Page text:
Thursday, July 13
Diversity, Innovation, and our Scientific and Technological Workforce
9:15 AM - 10:00 AM
Room: Imperial Ballroom - ML
Chair: Richard A. Tapia, Rice University
For decades the United States has led the world in innovation. Our talent for creative science and technology has been the foundation of our economy.
But today there is concern that this leadership, which has depended in large part on the importation of talent from overseas, is faltering. Why? The answer is twofold: immigration policy is limiting the number of international scientists coming to the U.S. and-perhaps more significantly-other countries are taking steps to develop their intellectual capital and keep it at home through investment in education and research.
The obvious solution is for us to do likewise: to develop America's own intellectual capital more vigorously. But we have had little movemebnt and it is still difficult for women, Hispanic Americans, Native Americans, and African Americans to join the ranks of scientists and engineers.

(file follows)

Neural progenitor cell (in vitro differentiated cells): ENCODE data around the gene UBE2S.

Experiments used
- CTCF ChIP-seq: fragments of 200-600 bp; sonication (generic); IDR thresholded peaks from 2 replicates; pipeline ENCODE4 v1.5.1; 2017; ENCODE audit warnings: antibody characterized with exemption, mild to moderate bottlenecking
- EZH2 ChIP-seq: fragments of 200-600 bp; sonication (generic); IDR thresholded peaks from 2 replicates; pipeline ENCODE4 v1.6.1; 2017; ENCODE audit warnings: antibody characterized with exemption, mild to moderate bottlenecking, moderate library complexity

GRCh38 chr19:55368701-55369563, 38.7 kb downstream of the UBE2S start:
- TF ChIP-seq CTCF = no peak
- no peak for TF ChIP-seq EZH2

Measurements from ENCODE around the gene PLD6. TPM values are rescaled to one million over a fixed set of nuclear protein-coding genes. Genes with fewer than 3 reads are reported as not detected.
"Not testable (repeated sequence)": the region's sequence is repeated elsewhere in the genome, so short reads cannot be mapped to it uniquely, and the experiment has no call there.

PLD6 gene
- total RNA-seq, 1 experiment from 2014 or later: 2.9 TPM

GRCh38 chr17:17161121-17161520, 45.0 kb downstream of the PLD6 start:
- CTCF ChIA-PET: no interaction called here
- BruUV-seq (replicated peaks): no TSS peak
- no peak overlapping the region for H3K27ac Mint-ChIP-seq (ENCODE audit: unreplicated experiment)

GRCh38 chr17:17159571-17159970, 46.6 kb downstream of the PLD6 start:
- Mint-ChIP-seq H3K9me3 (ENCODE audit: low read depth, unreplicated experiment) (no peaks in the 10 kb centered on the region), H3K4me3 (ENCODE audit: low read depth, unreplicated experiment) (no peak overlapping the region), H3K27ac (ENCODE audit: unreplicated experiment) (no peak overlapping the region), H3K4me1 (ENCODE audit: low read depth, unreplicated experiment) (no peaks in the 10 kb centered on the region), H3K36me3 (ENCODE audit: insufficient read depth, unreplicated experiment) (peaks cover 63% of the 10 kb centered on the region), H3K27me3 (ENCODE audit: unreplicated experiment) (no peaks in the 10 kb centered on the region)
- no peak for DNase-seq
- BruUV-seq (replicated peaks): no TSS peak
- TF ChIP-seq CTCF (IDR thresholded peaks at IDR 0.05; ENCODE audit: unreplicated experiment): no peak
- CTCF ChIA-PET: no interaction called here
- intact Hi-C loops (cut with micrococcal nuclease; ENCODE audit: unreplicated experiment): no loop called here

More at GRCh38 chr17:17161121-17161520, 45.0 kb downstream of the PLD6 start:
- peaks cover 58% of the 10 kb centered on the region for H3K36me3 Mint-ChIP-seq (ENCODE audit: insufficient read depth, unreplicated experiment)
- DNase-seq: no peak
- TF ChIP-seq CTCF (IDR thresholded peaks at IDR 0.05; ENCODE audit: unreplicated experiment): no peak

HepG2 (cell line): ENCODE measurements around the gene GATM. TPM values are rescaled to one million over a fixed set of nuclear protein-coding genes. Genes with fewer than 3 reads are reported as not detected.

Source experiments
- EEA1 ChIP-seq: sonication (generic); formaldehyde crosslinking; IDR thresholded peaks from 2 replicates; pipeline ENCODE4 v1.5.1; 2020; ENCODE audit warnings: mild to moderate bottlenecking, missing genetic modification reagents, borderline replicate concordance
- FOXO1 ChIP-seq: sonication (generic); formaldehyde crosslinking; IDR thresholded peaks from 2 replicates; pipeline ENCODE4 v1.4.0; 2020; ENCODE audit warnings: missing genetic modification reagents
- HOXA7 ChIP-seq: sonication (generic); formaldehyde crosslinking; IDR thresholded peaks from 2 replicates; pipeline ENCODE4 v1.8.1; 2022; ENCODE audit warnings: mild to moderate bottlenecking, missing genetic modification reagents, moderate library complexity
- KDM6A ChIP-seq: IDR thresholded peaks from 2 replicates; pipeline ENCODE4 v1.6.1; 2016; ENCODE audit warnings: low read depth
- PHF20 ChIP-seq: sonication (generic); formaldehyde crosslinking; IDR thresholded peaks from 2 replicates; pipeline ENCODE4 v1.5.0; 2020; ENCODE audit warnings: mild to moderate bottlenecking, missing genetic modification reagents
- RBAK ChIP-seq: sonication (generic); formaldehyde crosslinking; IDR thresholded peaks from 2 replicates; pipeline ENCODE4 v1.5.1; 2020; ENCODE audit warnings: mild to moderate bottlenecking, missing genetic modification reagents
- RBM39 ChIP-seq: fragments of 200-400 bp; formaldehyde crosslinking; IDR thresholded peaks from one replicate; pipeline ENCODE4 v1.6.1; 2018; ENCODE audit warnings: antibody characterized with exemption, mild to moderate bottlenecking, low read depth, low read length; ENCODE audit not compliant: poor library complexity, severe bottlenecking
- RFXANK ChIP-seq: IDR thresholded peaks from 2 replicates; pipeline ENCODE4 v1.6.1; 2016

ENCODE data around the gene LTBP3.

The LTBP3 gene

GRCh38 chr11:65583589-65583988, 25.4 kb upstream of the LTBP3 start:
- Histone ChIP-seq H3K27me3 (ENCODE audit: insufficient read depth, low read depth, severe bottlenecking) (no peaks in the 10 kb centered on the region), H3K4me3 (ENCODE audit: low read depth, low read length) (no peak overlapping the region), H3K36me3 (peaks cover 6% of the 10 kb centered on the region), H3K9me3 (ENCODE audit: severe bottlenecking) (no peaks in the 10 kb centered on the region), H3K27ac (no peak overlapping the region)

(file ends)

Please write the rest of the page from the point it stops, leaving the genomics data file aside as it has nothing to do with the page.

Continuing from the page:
Underrepresented minorities in our country remain a virtually untapped source of innovation and the scientific and technological workforce. If we don't address the obstacles that continue to keep many Americans out of science and engineering, the U.S. will lose its leadership role and the underrepresentation will continue to endanger the health of the nation. As Dr. Shirley Jackson has noted. "National policy must assure our intellectual security in order to assure our national future."